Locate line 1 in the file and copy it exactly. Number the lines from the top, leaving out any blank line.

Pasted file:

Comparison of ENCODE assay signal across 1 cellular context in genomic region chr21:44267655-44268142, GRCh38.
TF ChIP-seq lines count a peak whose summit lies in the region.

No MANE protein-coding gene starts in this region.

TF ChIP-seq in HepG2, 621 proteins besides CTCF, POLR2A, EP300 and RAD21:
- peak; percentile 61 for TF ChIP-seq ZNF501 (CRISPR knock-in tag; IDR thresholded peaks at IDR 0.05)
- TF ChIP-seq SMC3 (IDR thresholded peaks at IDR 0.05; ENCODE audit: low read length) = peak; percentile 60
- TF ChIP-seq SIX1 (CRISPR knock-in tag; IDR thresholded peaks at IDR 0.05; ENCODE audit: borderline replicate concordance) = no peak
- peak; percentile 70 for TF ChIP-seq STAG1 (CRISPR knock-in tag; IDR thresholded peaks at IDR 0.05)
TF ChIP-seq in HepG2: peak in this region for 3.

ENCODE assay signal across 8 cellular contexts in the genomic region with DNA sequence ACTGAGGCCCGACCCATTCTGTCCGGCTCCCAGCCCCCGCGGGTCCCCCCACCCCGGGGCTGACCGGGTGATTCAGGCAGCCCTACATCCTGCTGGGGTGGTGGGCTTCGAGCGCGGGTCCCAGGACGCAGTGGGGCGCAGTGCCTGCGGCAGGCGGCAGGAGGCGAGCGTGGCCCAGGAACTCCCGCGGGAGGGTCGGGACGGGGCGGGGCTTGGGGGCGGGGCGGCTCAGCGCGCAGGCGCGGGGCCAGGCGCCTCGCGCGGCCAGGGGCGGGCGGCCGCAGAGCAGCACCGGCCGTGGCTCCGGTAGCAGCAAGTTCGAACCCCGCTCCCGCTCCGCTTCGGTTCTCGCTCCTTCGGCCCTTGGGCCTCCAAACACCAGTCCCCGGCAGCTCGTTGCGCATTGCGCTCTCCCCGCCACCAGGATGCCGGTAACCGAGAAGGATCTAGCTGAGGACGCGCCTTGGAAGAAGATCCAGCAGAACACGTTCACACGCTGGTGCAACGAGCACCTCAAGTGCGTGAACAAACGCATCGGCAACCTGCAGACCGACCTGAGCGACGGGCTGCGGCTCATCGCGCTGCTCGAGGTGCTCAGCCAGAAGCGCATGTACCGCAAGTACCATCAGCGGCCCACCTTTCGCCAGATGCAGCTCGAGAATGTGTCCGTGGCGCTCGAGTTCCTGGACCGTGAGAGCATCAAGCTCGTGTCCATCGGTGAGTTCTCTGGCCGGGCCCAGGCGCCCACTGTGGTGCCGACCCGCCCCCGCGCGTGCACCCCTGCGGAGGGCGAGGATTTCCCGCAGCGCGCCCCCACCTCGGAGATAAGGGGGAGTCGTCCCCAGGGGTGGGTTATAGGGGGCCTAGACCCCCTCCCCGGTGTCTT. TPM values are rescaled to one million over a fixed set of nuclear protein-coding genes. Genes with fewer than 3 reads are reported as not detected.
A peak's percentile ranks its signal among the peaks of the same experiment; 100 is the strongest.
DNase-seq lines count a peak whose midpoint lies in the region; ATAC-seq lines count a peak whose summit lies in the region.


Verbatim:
Comparison of ENCODE assay signal across 1 cellular context in genomic region chr21:44267655-44268142, GRCh38.